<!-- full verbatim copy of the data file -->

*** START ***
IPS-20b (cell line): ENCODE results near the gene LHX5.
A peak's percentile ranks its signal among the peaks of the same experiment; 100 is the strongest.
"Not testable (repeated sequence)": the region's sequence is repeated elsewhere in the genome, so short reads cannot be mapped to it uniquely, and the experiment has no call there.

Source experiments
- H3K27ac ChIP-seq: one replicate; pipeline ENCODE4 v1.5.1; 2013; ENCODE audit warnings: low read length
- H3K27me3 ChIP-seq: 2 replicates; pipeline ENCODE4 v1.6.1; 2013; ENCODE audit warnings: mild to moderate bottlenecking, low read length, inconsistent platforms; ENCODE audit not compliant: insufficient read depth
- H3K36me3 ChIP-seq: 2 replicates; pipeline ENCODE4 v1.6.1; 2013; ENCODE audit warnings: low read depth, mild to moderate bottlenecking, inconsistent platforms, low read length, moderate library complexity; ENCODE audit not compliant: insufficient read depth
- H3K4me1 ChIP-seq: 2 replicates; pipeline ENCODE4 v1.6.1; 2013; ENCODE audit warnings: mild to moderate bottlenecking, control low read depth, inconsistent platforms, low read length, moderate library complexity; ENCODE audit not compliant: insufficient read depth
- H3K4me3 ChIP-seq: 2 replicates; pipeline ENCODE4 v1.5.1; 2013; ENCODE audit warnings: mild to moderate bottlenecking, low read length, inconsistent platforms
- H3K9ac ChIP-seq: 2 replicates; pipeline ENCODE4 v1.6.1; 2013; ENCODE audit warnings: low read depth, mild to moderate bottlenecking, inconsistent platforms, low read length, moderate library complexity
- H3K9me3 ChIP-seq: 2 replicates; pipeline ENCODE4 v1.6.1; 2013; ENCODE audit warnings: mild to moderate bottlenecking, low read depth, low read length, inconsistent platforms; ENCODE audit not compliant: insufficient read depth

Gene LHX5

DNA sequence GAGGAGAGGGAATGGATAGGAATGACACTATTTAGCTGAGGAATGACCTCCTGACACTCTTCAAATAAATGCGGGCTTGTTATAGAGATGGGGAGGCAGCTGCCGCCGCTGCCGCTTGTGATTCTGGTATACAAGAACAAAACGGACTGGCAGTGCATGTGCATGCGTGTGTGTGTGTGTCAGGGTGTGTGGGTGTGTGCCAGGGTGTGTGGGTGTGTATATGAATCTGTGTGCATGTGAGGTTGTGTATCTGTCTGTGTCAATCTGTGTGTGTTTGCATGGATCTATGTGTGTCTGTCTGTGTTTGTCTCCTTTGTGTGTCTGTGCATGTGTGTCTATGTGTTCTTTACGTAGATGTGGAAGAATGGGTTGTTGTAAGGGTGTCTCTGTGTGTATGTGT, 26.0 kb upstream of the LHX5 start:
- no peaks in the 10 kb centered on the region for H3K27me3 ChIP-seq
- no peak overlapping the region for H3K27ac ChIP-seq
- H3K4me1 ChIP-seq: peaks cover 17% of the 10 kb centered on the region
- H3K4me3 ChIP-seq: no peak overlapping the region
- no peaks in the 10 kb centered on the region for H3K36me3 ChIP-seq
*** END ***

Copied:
IPS-20b (cell line): ENCODE results near the gene LHX5.
A peak's percentile ranks its signal among the peaks of the same experiment; 100 is the strongest.
"Not testable (repeated sequence)": the region's sequence is repeated elsewhere in the genome, so short reads cannot be mapped to it uniquely, and the experiment has no call there.

Source experiments
- H3K27ac ChIP-seq: one replicate; pipeline ENCODE4 v1.5.1; 2013; ENCODE audit warnings: low read length
- H3K27me3 ChIP-seq: 2 replicates; pipeline ENCODE4 v1.6.1; 2013; ENCODE audit warnings: mild to moderate bottlenecking, low read length, inconsistent platforms; ENCODE audit not compliant: insufficient read depth
- H3K36me3 ChIP-seq: 2 replicates; pipeline ENCODE4 v1.6.1; 2013; ENCODE audit warnings: low read depth, mild to moderate bottlenecking, inconsistent platforms, low read length, moderate library complexity; ENCODE audit not compliant: insufficient read depth
- H3K4me1 ChIP-seq: 2 replicates; pipeline ENCODE4 v1.6.1; 2013; ENCODE audit warnings: mild to moderate bottlenecking, control low read depth, inconsistent platforms, low read length, moderate library complexity; ENCODE audit not compliant: insufficient read depth
- H3K4me3 ChIP-seq: 2 replicates; pipeline ENCODE4 v1.5.1; 2013; ENCODE audit warnings: mild to moderate bottlenecking, low read length, inconsistent platforms
- H3K9ac ChIP-seq: 2 replicates; pipeline ENCODE4 v1.6.1; 2013; ENCODE audit warnings: low read depth, mild to moderate bottlenecking, inconsistent platforms, low read length, moderate library complexity
- H3K9me3 ChIP-seq: 2 replicates; pipeline ENCODE4 v1.6.1; 2013; ENCODE audit warnings: mild to moderate bottlenecking, low read depth, low read length, inconsistent platforms; ENCODE audit not compliant: insufficient read depth

Gene LHX5

DNA sequence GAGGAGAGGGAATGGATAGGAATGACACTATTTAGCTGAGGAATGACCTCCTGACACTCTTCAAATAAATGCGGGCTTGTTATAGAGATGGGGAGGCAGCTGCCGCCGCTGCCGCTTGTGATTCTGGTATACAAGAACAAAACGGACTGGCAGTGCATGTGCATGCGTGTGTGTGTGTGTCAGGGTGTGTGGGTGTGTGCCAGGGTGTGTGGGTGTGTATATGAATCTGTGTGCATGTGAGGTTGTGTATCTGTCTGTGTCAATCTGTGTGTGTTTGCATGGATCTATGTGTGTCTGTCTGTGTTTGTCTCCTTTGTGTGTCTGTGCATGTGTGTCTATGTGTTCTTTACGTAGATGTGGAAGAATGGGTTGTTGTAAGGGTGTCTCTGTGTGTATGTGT, 26.0 kb upstream of the LHX5 start:
- no peaks in the 10 kb centered on the region for H3K27me3 ChIP-seq
- no peak overlapping the region for H3K27ac ChIP-seq
- H3K4me1 ChIP-seq: peaks cover 17% of the 10 kb centered on the region
- H3K4me3 ChIP-seq: no peak overlapping the region
- no peaks in the 10 kb centered on the region for H3K36me3 ChIP-seq